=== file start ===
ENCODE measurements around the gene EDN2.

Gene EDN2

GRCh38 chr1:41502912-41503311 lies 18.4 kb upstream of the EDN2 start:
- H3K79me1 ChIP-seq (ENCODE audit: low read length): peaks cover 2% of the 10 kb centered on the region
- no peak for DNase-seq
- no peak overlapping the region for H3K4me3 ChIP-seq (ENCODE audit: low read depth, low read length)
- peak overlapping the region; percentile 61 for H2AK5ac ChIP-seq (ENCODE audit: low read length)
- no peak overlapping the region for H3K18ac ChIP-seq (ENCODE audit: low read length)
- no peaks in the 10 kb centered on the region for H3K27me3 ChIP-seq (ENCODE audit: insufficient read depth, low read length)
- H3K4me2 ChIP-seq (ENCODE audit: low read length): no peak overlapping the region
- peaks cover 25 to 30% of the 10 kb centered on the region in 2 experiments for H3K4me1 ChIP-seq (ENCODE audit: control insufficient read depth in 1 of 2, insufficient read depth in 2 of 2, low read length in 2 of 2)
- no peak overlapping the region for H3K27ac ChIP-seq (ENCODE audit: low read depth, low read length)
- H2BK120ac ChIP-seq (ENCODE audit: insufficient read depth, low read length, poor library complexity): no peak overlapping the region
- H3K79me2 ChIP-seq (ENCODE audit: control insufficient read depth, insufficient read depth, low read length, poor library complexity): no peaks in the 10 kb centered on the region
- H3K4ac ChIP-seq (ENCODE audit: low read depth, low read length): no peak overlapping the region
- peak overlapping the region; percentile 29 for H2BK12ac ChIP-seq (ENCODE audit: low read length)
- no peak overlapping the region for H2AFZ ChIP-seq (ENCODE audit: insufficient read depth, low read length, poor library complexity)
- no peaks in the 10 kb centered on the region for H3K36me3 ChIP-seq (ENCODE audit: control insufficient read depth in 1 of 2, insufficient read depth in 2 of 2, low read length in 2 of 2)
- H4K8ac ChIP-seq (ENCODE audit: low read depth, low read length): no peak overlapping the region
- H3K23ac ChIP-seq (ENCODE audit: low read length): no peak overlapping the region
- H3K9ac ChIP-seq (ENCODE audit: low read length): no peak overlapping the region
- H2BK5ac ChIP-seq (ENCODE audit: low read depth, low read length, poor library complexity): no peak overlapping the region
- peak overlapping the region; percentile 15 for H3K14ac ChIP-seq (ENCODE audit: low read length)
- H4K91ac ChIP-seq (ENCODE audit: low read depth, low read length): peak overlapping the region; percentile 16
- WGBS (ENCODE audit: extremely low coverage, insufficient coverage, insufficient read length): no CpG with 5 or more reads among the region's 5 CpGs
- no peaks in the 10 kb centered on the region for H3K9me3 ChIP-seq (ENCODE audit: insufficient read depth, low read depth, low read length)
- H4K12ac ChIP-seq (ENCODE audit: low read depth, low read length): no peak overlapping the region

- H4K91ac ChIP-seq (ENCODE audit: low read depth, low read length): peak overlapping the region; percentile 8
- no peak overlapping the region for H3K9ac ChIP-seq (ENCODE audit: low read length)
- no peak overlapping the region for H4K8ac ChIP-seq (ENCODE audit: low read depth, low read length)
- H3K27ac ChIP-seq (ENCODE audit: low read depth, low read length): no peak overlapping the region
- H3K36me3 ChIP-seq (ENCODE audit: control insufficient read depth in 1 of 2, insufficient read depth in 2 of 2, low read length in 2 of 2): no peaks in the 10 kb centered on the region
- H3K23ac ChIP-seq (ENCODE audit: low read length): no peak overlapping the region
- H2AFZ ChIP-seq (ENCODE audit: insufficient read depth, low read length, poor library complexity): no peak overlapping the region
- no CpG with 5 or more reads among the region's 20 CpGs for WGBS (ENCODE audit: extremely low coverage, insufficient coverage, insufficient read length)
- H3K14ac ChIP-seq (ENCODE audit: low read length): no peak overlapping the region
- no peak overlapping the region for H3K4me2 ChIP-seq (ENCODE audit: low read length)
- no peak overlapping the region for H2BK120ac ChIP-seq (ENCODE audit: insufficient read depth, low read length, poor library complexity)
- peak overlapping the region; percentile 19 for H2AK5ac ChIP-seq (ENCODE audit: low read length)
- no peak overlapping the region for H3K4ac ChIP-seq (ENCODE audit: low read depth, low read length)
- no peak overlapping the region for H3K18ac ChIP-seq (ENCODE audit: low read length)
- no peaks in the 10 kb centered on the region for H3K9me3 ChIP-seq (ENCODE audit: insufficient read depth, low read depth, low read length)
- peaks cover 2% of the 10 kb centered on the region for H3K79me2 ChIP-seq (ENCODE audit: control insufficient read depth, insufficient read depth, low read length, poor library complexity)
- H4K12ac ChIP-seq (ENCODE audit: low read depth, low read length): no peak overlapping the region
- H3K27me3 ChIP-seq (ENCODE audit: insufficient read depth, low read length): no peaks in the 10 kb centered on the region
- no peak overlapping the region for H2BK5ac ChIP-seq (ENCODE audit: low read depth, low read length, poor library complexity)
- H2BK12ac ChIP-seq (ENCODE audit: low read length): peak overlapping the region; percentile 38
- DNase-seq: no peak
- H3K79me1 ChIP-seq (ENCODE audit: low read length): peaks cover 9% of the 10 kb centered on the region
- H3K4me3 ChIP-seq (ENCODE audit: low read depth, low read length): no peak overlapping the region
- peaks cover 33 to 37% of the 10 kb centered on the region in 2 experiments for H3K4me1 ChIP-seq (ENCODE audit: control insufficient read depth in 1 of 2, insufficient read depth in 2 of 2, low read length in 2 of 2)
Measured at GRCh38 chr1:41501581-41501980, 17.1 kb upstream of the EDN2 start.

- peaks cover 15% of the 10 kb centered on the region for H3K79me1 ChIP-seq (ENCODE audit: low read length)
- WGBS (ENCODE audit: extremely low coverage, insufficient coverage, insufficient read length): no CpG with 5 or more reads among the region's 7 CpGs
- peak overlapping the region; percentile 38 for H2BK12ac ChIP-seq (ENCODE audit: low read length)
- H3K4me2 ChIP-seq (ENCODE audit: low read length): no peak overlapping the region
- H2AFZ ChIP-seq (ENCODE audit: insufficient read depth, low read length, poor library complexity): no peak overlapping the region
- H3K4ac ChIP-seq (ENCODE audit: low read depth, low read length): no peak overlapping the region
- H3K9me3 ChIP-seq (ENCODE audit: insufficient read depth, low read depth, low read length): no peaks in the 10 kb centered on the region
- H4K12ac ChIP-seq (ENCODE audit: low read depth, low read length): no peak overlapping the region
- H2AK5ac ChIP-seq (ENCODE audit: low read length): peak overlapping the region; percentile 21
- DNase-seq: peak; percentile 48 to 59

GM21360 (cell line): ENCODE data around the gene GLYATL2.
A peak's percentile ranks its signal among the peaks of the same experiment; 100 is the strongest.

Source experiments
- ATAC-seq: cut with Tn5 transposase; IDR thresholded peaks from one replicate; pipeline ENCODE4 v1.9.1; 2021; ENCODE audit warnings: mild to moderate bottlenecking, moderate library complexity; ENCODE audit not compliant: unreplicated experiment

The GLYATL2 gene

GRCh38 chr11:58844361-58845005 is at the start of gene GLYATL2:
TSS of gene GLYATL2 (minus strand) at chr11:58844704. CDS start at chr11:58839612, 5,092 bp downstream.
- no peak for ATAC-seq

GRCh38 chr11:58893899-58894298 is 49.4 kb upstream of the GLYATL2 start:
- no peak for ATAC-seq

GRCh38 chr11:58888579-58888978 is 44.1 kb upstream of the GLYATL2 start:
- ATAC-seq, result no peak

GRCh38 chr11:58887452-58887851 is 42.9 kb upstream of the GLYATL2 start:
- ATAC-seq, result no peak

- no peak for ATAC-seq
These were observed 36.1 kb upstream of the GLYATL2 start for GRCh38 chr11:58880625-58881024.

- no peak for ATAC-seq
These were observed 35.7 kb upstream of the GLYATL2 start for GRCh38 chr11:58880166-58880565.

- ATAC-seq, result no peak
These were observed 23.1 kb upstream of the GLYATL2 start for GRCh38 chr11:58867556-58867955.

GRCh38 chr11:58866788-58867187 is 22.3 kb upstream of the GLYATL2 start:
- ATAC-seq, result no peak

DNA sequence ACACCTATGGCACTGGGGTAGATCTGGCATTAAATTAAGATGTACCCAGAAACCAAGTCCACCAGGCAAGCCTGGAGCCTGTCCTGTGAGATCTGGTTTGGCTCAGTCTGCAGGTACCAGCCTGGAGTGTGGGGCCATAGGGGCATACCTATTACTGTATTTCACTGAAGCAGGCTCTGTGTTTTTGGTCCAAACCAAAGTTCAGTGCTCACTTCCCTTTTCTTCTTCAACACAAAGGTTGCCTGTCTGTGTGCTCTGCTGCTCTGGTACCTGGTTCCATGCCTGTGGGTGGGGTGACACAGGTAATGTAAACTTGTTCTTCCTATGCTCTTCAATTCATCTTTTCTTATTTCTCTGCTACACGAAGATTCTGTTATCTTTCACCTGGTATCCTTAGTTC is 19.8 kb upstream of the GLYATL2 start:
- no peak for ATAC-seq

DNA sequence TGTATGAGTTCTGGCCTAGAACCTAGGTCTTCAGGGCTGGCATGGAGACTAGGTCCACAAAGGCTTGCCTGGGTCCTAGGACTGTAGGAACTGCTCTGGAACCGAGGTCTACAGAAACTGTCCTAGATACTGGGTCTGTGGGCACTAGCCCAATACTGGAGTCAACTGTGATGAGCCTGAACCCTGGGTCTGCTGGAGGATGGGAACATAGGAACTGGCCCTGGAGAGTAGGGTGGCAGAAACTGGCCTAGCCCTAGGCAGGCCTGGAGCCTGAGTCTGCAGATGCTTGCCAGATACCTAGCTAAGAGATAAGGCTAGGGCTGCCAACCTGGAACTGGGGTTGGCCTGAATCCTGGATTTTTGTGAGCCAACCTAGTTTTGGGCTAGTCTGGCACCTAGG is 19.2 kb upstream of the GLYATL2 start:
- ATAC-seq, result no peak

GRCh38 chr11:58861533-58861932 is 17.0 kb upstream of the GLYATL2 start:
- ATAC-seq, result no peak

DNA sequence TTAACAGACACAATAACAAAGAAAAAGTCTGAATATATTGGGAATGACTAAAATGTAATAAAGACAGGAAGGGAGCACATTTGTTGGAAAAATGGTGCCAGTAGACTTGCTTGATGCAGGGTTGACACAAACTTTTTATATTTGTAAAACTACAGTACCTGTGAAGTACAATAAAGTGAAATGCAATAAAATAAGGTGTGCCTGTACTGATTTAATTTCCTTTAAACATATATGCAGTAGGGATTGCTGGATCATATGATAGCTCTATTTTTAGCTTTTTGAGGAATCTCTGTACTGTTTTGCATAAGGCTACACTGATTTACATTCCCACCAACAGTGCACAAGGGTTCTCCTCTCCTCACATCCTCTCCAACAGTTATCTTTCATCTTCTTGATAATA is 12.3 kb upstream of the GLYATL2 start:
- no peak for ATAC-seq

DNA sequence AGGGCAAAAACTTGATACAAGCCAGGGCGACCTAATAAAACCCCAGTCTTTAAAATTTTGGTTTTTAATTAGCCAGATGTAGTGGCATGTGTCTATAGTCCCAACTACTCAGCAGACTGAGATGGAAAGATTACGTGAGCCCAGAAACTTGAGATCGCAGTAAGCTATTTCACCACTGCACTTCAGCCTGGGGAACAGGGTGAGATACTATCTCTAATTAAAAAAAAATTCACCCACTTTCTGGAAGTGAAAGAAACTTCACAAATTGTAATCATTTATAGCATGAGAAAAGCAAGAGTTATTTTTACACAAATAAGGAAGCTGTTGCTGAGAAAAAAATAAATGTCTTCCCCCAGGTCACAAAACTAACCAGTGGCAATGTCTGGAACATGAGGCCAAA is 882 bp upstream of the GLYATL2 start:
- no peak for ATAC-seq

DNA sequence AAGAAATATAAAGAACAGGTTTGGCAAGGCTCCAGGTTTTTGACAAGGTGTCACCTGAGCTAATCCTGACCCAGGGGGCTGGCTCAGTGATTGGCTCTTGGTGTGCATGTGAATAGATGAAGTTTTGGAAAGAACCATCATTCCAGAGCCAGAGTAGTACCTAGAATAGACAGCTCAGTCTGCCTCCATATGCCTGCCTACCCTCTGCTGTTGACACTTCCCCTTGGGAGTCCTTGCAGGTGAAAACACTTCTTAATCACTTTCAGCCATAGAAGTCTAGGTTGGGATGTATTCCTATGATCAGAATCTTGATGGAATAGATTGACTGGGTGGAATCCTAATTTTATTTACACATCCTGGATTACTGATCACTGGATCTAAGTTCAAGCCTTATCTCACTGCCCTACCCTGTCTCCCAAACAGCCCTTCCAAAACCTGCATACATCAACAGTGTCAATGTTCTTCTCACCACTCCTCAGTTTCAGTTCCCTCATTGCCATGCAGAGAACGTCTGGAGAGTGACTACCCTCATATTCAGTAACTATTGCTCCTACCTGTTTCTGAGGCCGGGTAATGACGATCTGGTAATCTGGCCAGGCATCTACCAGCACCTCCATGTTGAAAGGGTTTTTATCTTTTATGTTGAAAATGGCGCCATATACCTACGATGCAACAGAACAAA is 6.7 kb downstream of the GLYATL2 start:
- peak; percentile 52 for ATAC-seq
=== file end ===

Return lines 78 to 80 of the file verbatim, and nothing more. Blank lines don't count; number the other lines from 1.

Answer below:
These were observed 36.1 kb upstream of the GLYATL2 start for GRCh38 chr11:58880625-58881024.

- no peak for ATAC-seq
These were observed 35.7 kb upstream of the GLYATL2 start for GRCh38 chr11:58880166-58880565.